Bloom by Ruth Kassinger

Bloom frontThe first things I think of when I hear the word “algae” are the microscopic green cells that were the ancestors of land plants. Reading Bloom by Ruth Kassinger was a powerful reminder that algae are so much more than this. The term “algae” actually describes a diverse collection of lifeforms ranging from single-celled diatoms to kelp and other seaweeds*. In the book, the author explores the origins of algae, their modern uses in food and other products, and the emerging algae-based technologies that may help us save the planet in future.

Kassinger strikes a good balance between scientific detail and storytelling so that the text is approachable and not too technical. I especially enjoyed how the text mixes descriptive passages with accounts of the author’s meetings with algae growers, scientists and entrepreneurs. The book is perhaps a bit long winded in places but I don’t think this detracts from the author’s message. I am looking forward to seeing how the technologies and products highlighted in the book develop in the future.

Bloom by Ruth Kassinger
Elliott & Thompson, ISBN: 9781783964413, hardback Jul 2019

(Published in the US under the title Slime by Houghton Mifflin Harcourt in June 2019)

*It is worth noting that there is no generally accepted definition of algae. Traditionally a group of bacteria known as cyanobacteria (also known as blue-green algae) were also considered to be algae, but today many scientists reserve the term “algae” for the non-bacterial species. In Bloom, Kassinger uses the older definition and there is a section on the rise of cyanobacteria.

Toddler-led plant science

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Image credit: S. Shailes (CC BY 4.0)

Doesn’t time fly? My little baby is now a walking and talking toddler with a love of books and trains (and anything else on wheels!). Since my last post I have been busy trying to keep up with his ever-changing needs, alongside returning to part-time work and my volunteer role in Girlguiding.

I decided to leave my old job at the end of my maternity leave. I loved working for eLife, but the almost two-hour commute each way to the office no longer seemed compatible with my family life. I now do science writing and editing work on a freelance basis. This suits me really well at the moment as I can work when I like (or should I say when Sprog allows me to!).

I consider myself very fortunate to be able to spend most of my time at home looking after my son. We play games, read books (often the same ones “on repeat”), go for walks, meet friends at toddler groups or in parks, and do all sorts of silly things you don’t usually get to do as an adult (such as running around the dining table or rolling balls down a section of old drainpipe). We also do many jobs around the house together including cooking, gardening and laundry. These jobs take twice as long with my little helper and don’t always go to plan, but that’s all part of the fun, right?

I have to remind myself of these good times when one or more of us are unwell, very tired, or we are just having one of those days where even basic tasks (like getting dressed and out of the house) seem like insurmountable goals.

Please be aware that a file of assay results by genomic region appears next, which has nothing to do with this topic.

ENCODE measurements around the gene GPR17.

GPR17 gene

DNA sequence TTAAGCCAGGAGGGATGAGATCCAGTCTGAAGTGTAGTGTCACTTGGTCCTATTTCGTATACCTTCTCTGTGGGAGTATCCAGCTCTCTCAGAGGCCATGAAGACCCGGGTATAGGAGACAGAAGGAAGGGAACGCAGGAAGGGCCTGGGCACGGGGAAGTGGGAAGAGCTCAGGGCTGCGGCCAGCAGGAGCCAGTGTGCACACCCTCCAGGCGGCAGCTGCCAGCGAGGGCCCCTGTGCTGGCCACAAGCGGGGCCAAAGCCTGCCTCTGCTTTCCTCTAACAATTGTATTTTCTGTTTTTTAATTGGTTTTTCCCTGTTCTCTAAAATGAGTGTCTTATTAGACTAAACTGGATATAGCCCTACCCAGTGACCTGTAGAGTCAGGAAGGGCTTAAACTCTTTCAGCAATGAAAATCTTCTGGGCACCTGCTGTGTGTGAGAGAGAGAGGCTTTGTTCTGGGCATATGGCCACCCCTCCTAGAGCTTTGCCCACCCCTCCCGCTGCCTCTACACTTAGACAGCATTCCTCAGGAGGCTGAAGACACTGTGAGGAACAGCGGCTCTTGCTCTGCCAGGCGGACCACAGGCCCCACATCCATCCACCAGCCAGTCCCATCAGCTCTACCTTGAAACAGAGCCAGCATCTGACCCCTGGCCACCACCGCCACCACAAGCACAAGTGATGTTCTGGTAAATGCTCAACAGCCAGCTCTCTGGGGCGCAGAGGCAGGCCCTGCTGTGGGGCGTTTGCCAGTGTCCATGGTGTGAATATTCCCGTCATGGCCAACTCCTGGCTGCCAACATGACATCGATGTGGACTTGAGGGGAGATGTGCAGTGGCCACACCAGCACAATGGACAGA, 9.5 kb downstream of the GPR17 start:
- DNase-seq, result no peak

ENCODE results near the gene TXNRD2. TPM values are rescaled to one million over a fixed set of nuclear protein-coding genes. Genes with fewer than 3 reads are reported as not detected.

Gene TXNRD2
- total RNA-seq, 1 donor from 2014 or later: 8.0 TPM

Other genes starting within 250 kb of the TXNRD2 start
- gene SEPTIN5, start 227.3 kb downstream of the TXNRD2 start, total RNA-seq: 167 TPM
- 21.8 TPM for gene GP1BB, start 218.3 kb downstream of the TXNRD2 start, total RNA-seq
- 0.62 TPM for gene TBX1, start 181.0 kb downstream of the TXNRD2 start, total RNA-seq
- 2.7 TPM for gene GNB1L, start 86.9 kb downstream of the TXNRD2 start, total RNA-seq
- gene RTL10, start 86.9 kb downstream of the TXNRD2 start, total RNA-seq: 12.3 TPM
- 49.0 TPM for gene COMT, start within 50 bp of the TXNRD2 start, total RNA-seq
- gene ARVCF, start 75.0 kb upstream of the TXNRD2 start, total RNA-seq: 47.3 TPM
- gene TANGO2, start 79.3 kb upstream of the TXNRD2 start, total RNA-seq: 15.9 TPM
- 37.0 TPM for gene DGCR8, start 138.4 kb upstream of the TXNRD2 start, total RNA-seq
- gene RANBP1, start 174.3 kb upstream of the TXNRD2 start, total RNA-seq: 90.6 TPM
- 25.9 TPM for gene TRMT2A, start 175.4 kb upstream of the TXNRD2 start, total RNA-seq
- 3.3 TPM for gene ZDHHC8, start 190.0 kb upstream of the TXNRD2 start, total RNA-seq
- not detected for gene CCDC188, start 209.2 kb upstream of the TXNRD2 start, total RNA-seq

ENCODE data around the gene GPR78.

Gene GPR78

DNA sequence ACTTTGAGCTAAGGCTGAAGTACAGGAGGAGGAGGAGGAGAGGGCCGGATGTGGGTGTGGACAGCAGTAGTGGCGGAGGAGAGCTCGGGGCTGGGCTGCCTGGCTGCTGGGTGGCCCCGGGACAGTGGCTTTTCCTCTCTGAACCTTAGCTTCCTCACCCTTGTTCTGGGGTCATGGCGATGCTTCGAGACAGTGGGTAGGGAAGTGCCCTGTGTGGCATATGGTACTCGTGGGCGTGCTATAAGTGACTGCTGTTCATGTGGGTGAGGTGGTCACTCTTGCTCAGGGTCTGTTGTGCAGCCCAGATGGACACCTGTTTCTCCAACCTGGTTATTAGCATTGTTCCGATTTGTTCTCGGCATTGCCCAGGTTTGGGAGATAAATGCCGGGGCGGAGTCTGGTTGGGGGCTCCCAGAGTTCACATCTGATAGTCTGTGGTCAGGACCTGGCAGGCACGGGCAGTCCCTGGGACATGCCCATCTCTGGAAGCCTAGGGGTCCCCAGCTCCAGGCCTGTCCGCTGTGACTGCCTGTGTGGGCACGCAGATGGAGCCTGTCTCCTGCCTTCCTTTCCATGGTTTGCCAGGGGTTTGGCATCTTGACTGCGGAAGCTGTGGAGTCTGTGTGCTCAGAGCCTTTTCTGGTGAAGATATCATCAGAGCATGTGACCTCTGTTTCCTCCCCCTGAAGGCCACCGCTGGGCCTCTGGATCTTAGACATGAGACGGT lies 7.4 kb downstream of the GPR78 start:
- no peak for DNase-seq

One of the most rewarding things about spending so much time with my son and other little people is observing how toddlers explore the world around them, often finding great joy from seemingly simple things. We have herbs growing in our garden and a few months ago I offered Sprog some herb leaves to sniff. He was captivated by the scents coming off the leaves and was keen to sniff the leaves of other plants. Weeks later, while preparing dinner in the kitchen, he picked up some basil we had just washed and sniffed it without any prompting from me.

As my son explores, he accidentally points out things that bring interesting scientific questions to my mind: how do plants produce fragrances? How do strawberries and other fruits change colour as they ripen? Why are there ants and aphids on the same branch of the apple tree? I’m going to try to harness his natural curiosity to help me write some new blog posts. Lead the way, son.

Guest post: Garlic mustard across the pond

 

By Mercedes Harris

Spring has finally sprung, and forests are coming to life again. Green leaves are starting to emerge along with the first colorful flowers of the season. But not all green is good. Odds are that much of the green you’re seeing this spring comes from non-native plants, especially in residential communities. At first glance, these “pretty” invaders may not appear destructive, but take a closer look and a different picture emerges.

Invasive species are non-native organisms whose introduction causes environmental or economic harm. An invasive herbaceous plant native to Europe and Asia called garlic mustard (Alliaria petiolata) spreads across North American forests causing multiple problems. Its presence inhibits the survival of butterflies, stops the growth of tree seedlings, and minimizes food sources for mammals. How does a 100 cm plant cause so much havoc?

Eddmaps

Figure 1: Garlic mustard sightings in the United States reported to Early Detection and Distribution Mapping System (EDDMapS)